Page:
Cruciate Ligament Surgery

Knees consist of several structures like cruciate ligaments. There are two cruciate ligaments in the knee: the anterior (in the front) and the posterior (at the back).
The cruciate ligaments secure the stability in the knee in cooperation with other ligaments, the menisci and the muscles.

The posterior cruciate ligament is most commonly damaged in connection with road accidents. When the posterior cruciate ligament is torn across, the shin bone will move backwards on the thigh bone. A lesion of the anterior cruciate ligament happens mostly in sporting situations where the foot is planted. If the anterior cruciate ligament is totally torn across, the knee may become unstable and the shin bone will move forwards on the thigh bone.

Cruciate Ligament surgery is generally carried out under a general anesthetic. The doctor will perform an arthroscopy of the knee and will look for any other damage that can be repaired at the same time.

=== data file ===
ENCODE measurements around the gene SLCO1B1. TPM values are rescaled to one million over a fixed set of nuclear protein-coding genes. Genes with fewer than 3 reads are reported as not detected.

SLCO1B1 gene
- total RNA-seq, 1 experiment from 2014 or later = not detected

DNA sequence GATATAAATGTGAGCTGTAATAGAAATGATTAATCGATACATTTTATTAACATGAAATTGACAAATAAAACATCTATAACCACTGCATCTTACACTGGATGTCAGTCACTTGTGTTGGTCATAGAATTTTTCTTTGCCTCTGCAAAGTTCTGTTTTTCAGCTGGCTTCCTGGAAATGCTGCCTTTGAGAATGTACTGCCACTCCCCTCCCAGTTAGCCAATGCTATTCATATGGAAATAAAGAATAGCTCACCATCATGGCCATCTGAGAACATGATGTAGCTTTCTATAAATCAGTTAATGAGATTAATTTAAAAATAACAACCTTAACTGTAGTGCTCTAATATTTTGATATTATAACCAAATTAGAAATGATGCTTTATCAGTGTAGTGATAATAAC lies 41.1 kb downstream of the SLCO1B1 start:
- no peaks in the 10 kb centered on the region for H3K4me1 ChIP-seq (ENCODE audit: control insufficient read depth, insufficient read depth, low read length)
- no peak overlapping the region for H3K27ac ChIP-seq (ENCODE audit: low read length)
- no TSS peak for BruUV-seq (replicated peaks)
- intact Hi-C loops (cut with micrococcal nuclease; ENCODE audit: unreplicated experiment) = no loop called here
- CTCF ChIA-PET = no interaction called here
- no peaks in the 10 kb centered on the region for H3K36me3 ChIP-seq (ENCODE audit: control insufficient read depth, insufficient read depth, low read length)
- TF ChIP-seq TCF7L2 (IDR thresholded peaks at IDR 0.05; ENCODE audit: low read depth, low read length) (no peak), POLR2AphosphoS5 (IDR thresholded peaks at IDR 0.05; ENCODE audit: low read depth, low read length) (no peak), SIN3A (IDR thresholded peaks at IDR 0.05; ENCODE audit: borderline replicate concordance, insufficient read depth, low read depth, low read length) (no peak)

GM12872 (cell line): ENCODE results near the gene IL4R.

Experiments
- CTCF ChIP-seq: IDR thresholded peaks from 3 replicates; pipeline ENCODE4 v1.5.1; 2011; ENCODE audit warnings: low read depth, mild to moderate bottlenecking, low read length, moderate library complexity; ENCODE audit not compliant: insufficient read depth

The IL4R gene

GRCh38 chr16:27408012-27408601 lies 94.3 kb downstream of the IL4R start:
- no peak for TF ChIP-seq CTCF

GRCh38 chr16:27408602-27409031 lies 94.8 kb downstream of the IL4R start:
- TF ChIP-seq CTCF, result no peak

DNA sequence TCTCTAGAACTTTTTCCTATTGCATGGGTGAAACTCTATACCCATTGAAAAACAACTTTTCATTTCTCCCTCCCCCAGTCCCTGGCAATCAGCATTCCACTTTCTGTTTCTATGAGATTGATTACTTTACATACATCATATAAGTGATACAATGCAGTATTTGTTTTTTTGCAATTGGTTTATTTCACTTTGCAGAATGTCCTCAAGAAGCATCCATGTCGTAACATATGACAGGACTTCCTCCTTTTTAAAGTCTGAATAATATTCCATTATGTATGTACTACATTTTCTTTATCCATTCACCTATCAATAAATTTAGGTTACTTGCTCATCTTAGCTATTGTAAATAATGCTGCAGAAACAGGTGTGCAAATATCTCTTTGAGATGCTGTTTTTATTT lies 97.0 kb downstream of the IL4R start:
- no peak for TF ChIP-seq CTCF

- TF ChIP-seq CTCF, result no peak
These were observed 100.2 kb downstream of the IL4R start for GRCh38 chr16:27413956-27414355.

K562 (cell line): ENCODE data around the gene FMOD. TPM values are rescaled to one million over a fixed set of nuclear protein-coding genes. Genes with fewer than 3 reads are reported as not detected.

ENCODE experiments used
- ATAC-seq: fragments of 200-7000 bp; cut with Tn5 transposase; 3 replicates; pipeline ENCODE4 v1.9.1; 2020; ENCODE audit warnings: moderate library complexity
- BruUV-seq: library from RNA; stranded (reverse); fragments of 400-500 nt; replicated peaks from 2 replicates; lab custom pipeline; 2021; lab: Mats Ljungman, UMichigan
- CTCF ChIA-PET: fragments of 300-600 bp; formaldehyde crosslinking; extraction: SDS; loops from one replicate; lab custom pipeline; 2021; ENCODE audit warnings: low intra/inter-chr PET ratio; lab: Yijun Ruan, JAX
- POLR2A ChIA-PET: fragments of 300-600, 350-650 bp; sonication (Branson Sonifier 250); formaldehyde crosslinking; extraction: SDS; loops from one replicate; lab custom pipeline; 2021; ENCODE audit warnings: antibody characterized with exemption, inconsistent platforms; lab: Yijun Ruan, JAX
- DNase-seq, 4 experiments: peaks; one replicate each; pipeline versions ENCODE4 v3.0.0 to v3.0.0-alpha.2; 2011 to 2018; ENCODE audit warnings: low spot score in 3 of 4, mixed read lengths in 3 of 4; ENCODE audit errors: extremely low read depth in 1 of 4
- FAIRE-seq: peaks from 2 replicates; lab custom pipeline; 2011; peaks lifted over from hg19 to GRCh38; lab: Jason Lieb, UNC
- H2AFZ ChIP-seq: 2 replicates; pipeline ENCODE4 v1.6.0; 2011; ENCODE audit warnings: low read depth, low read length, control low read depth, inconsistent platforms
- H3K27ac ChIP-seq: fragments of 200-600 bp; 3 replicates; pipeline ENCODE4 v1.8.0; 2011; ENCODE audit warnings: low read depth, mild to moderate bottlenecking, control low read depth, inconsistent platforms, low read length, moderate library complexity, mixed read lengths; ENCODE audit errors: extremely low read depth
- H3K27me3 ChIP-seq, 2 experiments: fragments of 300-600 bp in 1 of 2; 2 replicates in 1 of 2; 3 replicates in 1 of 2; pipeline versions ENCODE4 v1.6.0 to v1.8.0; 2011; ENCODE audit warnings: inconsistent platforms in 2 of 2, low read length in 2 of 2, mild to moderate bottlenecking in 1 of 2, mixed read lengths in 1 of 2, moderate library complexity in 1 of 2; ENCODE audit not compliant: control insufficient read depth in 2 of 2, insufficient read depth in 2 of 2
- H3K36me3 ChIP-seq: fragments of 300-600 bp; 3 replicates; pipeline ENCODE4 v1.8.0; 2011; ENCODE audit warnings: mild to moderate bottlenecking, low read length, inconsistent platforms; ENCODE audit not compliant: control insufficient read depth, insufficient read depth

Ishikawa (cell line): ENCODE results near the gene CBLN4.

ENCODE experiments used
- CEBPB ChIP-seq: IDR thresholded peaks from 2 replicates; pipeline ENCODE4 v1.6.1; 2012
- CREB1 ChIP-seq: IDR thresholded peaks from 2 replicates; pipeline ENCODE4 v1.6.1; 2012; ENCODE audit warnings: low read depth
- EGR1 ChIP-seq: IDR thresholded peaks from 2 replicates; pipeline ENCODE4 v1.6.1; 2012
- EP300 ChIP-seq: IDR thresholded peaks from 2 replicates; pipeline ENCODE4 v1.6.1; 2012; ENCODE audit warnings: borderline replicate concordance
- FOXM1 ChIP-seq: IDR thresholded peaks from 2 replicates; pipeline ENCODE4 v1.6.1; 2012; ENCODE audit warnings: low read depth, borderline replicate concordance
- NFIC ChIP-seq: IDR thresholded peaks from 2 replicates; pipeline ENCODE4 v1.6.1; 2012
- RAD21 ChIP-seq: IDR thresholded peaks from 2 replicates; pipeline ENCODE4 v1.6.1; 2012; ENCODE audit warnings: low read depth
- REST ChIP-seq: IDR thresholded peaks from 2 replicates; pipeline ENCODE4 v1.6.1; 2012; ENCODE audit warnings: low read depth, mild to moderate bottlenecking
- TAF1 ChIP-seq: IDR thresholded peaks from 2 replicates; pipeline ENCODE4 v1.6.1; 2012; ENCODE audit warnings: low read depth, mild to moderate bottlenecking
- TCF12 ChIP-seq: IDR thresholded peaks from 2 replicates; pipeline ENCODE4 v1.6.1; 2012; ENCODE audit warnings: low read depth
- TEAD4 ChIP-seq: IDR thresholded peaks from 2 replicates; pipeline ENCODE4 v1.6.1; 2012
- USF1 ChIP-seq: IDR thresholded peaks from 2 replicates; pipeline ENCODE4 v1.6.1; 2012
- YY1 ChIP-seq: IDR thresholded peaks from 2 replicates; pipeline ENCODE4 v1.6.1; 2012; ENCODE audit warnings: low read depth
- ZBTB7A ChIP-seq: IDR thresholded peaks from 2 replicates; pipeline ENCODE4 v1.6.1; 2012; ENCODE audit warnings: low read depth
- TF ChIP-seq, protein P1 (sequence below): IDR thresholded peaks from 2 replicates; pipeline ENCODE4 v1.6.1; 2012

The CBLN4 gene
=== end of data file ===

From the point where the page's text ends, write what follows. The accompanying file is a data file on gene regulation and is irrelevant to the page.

The doctor will construct a new cruciate ligament using either the patella tendon or two of the hamstring tendons. This new ligament will be placed in the knee joint in a manner that gives it the same shape as the original ligament.

The patient will be able to walk again the day after c ruciate ligament surgery and may be given a hinged splint to wear.

It will be necessary to undergo a rehabilitation program lasting at least three months. However, during the first week after surgery, exercise should be limited or else knee may swell up.

Static cycling commences in the first few weeks after surgery. After three months, running and weight exercises are permitted. At least six months are needed to return to competitive sports.

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